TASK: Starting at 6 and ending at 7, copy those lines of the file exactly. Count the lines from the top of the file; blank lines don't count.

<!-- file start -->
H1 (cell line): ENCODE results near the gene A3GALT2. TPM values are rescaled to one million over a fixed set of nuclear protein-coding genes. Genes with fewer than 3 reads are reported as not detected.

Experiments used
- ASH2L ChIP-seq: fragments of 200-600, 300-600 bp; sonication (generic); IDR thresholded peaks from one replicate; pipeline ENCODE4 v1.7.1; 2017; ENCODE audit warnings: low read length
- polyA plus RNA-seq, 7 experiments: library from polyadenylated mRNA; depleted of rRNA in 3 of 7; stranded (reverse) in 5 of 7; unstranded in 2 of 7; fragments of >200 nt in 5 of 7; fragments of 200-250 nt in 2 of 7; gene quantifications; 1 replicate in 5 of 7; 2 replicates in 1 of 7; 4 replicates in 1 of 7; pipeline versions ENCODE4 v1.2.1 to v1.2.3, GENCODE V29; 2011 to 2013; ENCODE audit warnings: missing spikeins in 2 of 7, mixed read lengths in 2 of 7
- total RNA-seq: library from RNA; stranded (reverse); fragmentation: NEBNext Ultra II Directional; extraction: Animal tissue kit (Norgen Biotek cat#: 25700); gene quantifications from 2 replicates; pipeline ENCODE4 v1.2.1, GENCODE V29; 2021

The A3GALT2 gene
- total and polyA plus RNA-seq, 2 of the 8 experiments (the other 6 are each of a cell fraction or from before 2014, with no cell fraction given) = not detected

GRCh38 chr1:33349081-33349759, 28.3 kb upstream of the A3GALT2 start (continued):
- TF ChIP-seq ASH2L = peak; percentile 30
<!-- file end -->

The A3GALT2 gene
- total and polyA plus RNA-seq, 2 of the 8 experiments (the other 6 are each of a cell fraction or from before 2014, with no cell fraction given) = not detected